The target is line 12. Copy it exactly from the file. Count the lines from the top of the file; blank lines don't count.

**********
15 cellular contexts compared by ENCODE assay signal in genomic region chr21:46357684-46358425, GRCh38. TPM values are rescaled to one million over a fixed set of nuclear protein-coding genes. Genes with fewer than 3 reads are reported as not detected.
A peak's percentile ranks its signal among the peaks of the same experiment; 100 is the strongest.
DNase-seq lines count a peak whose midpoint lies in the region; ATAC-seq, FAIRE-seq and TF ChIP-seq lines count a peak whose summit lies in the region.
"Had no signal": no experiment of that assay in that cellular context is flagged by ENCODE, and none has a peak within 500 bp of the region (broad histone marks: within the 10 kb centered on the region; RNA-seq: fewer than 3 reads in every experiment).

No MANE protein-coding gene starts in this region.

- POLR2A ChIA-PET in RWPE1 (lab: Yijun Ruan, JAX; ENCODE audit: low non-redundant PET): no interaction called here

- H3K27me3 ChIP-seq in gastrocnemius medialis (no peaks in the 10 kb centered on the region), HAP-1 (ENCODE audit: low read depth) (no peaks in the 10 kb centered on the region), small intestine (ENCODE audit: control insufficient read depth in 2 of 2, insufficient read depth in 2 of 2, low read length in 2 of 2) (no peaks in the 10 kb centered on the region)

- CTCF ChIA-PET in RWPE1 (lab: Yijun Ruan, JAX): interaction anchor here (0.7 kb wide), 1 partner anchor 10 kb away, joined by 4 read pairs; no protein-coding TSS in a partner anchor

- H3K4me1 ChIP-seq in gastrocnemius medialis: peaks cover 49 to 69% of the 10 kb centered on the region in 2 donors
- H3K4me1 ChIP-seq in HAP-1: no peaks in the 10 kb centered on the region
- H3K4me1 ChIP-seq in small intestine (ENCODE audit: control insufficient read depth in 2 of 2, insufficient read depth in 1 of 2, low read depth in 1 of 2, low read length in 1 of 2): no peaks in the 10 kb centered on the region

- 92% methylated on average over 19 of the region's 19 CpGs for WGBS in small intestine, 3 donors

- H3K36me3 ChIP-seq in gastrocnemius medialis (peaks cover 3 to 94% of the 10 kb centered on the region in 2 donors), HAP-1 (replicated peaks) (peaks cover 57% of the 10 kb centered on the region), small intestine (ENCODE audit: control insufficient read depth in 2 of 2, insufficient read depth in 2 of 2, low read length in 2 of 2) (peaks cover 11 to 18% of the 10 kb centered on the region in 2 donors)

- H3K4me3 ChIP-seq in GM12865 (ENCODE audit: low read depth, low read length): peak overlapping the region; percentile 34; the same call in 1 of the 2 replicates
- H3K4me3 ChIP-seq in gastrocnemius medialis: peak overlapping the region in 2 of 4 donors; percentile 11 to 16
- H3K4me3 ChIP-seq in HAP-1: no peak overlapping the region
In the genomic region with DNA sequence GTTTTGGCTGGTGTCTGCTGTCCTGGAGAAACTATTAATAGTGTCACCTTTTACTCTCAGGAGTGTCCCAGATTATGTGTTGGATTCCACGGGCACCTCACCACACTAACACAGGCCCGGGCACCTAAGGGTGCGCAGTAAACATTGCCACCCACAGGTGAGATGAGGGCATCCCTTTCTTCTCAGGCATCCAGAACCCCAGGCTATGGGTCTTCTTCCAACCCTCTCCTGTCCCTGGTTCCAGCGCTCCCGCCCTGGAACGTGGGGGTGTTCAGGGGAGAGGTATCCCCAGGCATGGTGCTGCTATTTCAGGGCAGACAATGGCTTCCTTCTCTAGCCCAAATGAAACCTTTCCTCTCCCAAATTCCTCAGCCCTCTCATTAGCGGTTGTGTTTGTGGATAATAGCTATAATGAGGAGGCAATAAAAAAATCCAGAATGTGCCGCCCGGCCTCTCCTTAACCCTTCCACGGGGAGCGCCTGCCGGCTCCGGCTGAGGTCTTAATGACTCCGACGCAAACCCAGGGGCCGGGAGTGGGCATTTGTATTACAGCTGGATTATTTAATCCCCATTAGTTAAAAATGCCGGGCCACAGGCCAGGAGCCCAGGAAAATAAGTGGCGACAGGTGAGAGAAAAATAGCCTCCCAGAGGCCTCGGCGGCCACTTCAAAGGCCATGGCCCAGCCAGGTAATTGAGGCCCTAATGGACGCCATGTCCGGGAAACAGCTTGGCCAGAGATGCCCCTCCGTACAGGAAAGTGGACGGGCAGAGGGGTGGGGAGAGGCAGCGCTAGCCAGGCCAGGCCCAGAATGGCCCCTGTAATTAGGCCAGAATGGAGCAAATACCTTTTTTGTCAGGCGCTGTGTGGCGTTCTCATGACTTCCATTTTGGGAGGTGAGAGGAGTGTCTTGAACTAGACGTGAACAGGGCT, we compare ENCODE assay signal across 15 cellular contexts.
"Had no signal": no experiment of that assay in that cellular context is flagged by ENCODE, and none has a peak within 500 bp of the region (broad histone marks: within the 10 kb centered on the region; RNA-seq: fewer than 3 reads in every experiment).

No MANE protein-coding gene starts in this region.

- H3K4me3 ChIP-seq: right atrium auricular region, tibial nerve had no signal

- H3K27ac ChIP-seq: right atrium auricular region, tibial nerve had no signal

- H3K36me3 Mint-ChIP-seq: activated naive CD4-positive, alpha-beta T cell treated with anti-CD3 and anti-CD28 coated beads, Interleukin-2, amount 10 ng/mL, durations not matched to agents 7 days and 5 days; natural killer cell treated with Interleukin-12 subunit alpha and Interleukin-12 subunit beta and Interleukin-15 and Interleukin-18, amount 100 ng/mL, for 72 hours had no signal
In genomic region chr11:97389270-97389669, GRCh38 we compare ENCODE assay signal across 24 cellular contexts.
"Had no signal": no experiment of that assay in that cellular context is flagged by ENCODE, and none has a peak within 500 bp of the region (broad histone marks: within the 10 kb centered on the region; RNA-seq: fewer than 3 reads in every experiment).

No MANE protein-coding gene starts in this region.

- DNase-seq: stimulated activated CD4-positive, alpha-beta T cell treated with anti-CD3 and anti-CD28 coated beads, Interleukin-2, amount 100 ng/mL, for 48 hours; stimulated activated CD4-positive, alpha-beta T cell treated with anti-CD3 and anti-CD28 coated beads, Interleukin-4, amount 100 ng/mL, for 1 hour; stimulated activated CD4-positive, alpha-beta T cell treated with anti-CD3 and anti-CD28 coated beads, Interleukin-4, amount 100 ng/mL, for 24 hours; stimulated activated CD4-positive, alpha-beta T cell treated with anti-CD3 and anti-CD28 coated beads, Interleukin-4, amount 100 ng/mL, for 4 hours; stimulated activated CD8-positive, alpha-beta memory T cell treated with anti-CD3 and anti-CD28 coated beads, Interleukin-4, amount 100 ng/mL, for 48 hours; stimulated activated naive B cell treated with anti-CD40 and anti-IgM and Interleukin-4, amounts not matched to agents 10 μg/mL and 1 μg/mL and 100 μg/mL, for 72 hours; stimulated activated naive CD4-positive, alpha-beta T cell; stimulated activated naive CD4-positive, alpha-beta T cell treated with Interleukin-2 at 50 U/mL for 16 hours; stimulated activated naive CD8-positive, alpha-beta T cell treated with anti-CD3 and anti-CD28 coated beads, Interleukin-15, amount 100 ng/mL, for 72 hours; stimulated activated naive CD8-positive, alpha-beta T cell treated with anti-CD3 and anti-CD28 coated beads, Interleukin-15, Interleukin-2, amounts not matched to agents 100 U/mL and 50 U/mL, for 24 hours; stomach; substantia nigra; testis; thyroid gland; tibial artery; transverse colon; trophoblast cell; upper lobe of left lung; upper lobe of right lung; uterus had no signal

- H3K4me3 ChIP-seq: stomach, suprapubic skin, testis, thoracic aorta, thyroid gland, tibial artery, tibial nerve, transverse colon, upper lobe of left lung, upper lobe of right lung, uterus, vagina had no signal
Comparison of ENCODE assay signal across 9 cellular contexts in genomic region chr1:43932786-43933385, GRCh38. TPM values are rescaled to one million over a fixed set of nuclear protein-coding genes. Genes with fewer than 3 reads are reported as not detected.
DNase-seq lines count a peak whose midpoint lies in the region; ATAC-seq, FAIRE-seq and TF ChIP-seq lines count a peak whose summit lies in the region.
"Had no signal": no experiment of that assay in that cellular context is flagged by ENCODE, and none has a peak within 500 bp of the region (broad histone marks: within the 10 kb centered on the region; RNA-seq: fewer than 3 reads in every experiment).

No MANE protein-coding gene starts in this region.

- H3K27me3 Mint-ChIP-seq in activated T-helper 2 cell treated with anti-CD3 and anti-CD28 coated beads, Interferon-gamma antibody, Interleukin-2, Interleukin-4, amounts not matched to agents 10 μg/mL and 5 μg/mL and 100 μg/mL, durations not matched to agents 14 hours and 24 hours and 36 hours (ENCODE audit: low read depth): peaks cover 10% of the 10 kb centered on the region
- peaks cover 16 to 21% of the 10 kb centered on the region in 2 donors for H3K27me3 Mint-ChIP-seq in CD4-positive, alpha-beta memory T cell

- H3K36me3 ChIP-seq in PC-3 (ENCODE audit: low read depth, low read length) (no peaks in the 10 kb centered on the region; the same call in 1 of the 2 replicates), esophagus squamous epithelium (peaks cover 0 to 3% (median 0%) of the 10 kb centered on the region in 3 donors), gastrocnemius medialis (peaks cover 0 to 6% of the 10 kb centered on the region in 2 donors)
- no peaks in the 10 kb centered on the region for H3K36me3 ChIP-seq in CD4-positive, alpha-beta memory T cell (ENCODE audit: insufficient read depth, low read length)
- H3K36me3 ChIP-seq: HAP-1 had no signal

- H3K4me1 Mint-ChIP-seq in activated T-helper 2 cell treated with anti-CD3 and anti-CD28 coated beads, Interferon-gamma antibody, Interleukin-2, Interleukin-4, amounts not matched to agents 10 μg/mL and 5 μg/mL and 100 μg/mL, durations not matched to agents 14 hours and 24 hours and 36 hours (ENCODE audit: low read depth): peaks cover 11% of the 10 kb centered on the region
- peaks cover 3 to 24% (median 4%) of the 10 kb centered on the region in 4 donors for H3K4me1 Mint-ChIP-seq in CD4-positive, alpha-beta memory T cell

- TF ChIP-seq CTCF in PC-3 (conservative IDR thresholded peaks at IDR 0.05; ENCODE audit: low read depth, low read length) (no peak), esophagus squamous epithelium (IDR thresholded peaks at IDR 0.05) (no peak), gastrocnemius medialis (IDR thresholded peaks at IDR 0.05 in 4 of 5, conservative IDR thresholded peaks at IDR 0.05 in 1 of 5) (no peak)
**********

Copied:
- 92% methylated on average over 19 of the region's 19 CpGs for WGBS in small intestine, 3 donors